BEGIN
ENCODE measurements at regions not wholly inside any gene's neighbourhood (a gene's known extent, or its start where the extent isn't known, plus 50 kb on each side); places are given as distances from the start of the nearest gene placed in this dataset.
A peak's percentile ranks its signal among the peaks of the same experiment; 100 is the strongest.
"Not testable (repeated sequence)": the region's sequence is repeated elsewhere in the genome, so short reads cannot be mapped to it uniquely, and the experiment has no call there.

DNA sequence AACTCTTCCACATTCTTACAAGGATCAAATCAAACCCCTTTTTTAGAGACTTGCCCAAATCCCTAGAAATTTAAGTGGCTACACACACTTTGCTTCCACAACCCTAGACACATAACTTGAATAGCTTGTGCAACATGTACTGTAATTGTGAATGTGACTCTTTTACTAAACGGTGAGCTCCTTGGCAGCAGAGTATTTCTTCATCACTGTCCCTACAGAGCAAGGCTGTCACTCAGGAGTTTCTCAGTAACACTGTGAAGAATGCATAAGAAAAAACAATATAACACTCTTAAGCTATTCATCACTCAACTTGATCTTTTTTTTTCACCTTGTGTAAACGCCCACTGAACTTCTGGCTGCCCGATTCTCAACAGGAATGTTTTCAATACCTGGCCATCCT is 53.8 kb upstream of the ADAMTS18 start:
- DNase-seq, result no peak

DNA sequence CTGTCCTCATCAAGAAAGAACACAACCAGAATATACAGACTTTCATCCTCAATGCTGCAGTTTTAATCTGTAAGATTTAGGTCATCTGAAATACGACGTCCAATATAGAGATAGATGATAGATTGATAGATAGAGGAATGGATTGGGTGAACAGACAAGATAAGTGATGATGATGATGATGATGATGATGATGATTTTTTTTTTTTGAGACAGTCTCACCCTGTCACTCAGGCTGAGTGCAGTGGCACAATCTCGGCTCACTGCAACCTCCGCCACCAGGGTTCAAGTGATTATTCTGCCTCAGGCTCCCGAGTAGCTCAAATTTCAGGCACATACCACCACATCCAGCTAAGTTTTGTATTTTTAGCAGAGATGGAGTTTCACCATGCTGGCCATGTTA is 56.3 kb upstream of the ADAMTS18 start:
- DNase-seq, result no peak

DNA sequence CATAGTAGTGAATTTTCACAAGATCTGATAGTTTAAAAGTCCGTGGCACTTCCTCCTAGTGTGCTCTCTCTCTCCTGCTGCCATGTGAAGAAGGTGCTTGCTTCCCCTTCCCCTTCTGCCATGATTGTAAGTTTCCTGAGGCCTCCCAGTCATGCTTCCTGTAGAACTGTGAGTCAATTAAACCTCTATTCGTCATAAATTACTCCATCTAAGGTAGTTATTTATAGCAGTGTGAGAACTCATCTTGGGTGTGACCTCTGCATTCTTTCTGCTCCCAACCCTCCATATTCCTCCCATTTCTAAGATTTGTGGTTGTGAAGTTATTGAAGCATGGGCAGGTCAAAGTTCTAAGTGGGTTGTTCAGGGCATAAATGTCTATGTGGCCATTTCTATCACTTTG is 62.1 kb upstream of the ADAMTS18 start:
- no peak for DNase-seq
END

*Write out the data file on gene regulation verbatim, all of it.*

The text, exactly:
ENCODE measurements at regions not wholly inside any gene's neighbourhood (a gene's known extent, or its start where the extent isn't known, plus 50 kb on each side); places are given as distances from the start of the nearest gene placed in this dataset.
A peak's percentile ranks its signal among the peaks of the same experiment; 100 is the strongest.
"Not testable (repeated sequence)": the region's sequence is repeated elsewhere in the genome, so short reads cannot be mapped to it uniquely, and the experiment has no call there.

DNA sequence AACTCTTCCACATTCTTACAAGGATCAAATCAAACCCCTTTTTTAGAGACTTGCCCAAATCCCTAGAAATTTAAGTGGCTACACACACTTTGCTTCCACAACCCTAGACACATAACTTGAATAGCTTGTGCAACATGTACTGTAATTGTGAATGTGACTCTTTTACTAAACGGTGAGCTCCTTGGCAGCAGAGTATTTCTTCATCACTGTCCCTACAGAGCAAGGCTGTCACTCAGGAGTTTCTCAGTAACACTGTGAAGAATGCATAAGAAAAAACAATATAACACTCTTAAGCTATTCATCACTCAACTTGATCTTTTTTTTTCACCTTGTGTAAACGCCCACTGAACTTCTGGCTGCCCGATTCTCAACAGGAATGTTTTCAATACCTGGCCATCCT is 53.8 kb upstream of the ADAMTS18 start:
- DNase-seq, result no peak

DNA sequence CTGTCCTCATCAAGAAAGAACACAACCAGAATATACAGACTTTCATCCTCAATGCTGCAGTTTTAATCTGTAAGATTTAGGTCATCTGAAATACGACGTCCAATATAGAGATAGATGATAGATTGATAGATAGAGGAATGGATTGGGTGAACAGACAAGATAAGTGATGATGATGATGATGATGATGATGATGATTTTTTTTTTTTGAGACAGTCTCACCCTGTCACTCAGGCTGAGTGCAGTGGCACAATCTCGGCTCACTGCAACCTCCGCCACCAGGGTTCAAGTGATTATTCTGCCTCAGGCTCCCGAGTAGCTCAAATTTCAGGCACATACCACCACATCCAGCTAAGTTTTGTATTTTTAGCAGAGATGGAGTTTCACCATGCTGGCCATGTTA is 56.3 kb upstream of the ADAMTS18 start:
- DNase-seq, result no peak

DNA sequence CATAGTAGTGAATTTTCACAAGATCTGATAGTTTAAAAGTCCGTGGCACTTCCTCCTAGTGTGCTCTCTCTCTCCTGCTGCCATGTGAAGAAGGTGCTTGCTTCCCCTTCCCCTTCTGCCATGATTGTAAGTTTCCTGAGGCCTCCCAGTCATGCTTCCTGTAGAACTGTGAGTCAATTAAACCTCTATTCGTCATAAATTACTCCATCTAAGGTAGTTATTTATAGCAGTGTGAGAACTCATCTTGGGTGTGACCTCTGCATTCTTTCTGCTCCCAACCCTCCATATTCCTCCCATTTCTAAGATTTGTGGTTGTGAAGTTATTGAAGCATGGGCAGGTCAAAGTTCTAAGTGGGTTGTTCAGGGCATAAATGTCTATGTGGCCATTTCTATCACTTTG is 62.1 kb upstream of the ADAMTS18 start:
- no peak for DNase-seq